We are looking forward to more nonviolence training as we host Dorothy Henderson, Head of School at the Woolman Semester, who will facilitate our learning of Nonviolent Communication and how we can answer to that of God in others during everyday interactions, and also in our meeting communities where conversations can sometimes be quite challenging.

November News

We have had a busy fall with two wonderful programs that filled our weekends with fellowship and understanding.  Both workshops left participants feeling rejuvenated and inspired.  We have another delightful program coming up with John Calvi, The Goodness Workshop, Nov. 4-6th.  We’ll review our lives engaging in hope, and wonder, seeking where trust lives in relationship as we map the crossroads of our spiritual paths.  We are offering a $100 “bring a friend” discount for those who register together between now and November 1st.

Our plans for the Music and Dance Retreat are coming together nicely.  We have a professional caller for the dance on Saturday night and numerous opportunities for singing, playing and dancing together throughout the weekend.  We have all of Quaker Center set aside for this less formal, family-friendly, and inexpensive retreat so be sure to join us December 2nd – 4th!

Finally, we are making plans for the Year End Retreat from December 29th – January 1st.  We will focus on the themes of letting go, transformation, forgiveness, renewal, taking hold and looking ahead as Friends. We will seek peace with the spiritual work of living as people of God in a broken world. Join co-leaders: Bob Runyan, Janet Leslie, Jim Anderson, and Kathy Runyan to welcome 2012 with this time together.

October News from Quaker Center

October 2011 News from Ben Lomond Quaker Center

Quaker Center’s website has a new look and feel.  We now have online registration and a new blog! Check out the new photos and get all the information you need and register online for all our upcoming programs: To Be Broken and Tender with Margery Post Abbott and Kathy Hyzy from Sept. 30 – Oct. 2nd., John Calvi’s, The Goodness Workshop from November 4th-6th, and our two December programs, the Music and Dance Weekend from December 2nd-4th and the Year-end Retreat, from December 29- January 1, co-led by the Runyans, Janet Leslie and Jim Anderson.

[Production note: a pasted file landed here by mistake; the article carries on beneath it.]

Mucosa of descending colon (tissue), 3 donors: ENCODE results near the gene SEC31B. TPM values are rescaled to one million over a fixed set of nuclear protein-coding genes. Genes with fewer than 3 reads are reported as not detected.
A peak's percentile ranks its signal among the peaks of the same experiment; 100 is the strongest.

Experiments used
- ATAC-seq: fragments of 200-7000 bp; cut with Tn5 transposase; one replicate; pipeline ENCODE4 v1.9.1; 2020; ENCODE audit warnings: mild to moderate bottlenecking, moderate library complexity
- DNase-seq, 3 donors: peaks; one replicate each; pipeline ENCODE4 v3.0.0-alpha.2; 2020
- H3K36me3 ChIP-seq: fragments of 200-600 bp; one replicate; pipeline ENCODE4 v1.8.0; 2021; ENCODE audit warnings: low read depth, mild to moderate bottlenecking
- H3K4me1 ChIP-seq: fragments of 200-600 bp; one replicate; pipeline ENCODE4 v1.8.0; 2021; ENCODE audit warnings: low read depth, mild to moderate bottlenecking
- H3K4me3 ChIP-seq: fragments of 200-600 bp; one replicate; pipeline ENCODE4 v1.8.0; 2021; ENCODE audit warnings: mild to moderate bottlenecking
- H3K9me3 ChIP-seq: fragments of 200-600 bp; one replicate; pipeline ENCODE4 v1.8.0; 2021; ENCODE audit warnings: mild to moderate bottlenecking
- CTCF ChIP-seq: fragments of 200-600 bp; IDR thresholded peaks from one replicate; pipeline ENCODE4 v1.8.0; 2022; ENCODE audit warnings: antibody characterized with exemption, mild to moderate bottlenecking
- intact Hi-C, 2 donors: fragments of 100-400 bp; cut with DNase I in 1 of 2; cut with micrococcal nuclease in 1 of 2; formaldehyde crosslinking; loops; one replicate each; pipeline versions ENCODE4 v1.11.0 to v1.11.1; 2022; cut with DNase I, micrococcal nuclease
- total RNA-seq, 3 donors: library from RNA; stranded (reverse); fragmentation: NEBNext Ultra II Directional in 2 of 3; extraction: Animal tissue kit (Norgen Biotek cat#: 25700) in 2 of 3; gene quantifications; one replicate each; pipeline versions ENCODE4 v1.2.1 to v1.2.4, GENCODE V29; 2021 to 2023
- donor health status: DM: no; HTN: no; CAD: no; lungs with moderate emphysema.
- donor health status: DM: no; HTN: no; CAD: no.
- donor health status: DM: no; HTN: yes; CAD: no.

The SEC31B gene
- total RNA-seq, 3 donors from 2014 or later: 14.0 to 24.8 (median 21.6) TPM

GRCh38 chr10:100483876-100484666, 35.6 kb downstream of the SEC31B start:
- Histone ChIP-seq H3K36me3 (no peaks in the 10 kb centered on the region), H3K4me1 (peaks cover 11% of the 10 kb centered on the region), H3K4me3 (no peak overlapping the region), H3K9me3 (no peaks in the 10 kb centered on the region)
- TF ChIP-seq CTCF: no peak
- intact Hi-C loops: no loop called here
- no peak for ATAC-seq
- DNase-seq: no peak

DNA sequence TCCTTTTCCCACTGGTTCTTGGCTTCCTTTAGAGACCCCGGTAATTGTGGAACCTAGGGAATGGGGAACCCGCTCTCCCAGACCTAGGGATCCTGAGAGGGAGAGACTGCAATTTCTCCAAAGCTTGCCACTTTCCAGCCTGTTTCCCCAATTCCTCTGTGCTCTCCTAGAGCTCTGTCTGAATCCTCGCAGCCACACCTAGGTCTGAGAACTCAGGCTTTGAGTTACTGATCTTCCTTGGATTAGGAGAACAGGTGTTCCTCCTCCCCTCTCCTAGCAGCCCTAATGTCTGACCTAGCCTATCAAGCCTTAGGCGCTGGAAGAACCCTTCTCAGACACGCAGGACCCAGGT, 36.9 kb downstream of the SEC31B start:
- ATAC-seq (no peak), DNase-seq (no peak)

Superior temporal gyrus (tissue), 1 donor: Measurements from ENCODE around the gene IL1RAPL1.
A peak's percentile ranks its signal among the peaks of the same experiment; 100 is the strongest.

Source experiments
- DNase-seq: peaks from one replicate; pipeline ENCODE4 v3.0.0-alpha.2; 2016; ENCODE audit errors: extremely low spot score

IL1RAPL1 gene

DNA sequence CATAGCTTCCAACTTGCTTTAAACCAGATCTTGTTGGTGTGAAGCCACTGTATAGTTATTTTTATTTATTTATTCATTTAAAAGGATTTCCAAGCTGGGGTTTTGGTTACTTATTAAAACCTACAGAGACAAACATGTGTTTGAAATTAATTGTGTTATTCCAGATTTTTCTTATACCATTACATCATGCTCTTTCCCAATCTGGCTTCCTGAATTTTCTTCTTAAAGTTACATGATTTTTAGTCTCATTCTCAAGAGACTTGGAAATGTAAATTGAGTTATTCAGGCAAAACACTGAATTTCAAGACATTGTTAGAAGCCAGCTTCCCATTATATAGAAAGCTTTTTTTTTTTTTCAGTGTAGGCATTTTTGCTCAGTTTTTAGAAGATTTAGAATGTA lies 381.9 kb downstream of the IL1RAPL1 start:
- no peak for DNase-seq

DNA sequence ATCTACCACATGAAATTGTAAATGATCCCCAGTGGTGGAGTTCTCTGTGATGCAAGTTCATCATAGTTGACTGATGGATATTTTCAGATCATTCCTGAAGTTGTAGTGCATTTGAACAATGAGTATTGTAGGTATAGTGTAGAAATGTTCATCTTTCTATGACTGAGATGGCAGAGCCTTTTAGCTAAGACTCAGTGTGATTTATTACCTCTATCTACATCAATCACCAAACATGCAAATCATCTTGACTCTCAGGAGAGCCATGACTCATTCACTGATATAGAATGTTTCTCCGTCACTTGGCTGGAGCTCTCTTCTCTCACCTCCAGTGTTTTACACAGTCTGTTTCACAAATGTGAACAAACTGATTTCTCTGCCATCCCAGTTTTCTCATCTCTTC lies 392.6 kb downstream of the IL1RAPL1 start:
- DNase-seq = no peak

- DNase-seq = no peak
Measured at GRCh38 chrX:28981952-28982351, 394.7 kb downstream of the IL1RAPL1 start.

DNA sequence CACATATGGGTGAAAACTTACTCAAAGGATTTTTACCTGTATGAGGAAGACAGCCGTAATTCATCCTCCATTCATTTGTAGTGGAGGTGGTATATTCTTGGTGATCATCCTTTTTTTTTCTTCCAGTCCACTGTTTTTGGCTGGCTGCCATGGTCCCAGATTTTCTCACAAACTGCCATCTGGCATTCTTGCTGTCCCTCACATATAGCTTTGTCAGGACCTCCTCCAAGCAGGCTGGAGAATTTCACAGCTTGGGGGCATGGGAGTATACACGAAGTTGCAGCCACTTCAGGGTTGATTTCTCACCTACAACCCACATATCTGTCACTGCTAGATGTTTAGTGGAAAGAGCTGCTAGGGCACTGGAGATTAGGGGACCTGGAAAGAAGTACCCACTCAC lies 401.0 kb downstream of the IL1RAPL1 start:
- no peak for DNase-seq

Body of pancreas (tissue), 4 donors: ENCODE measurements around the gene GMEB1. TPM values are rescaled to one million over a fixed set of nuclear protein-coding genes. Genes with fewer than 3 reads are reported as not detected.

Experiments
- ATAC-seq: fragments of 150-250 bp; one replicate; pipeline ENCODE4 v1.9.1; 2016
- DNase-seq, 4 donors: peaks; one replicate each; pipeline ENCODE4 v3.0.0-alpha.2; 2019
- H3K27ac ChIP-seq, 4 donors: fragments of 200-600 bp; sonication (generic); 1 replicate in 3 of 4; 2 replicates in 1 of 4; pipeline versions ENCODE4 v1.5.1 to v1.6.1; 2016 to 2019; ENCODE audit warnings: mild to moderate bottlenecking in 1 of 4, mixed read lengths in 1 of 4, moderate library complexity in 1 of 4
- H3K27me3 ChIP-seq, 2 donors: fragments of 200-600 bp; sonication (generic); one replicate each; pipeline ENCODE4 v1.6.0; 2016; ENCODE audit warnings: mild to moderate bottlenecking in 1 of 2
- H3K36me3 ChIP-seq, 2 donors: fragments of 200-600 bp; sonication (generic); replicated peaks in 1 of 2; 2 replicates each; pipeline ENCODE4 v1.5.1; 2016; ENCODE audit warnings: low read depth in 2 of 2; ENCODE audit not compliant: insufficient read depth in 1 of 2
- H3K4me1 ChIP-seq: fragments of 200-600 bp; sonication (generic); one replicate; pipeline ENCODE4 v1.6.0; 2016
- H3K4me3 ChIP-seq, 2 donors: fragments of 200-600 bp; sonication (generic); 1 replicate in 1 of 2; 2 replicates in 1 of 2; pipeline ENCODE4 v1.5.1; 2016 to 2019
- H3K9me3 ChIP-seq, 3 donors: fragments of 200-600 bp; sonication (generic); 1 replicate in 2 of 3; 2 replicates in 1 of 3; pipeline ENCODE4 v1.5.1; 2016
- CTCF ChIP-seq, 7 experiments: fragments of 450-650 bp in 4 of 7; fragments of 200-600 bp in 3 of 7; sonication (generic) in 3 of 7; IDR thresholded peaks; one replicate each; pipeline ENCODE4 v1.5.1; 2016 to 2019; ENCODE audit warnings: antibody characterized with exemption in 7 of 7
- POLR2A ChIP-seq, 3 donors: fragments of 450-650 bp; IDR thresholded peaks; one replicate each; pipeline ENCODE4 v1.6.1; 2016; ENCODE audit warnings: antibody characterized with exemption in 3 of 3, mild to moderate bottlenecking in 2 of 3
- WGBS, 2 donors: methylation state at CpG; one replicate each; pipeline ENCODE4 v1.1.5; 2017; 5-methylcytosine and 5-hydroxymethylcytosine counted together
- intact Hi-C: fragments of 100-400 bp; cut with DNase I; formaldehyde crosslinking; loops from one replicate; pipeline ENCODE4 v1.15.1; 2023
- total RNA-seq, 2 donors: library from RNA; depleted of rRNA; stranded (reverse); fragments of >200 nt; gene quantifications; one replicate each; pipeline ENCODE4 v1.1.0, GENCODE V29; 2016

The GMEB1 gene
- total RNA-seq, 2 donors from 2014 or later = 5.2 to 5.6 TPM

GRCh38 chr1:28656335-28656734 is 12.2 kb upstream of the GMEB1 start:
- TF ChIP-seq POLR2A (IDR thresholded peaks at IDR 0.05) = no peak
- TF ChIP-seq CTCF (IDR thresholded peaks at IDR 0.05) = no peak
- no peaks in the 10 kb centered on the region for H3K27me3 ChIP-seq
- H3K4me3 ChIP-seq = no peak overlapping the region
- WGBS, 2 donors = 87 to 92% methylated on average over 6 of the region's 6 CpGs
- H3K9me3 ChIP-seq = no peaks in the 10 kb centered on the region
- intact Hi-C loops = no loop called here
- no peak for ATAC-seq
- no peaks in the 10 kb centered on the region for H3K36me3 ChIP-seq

Quaker Center in the early fall is blessed with delightful weather and glorious blue skies all day long.  We recently enjoyed the youthful energy from a brief visit with the Woolman Semester students who stayed here during their food intensive.  We are grateful to San Jose Friends who expressed their enthusiasm for supporting youth by offering two scholarships for young people to attend a Quaker Center workshop. Please remember that Quaker Center will not turn away anyone who cannot pay even the most subsidized rate on our sliding scale, so please don’t let cost be an obstacle if you want to attend a program.  And we hope that all monthly meetings will support members and attenders, young and old, partnering with Quaker Center in our efforts to nurture the spiritual lives of all regardless of  their financial means.

We’re hoping to see lots of Friends at these at these enriching workshops.  To that end, we are offering a $100 bring a Friend discount if you bring a newcomer to a Quaker Center program.  See you soon!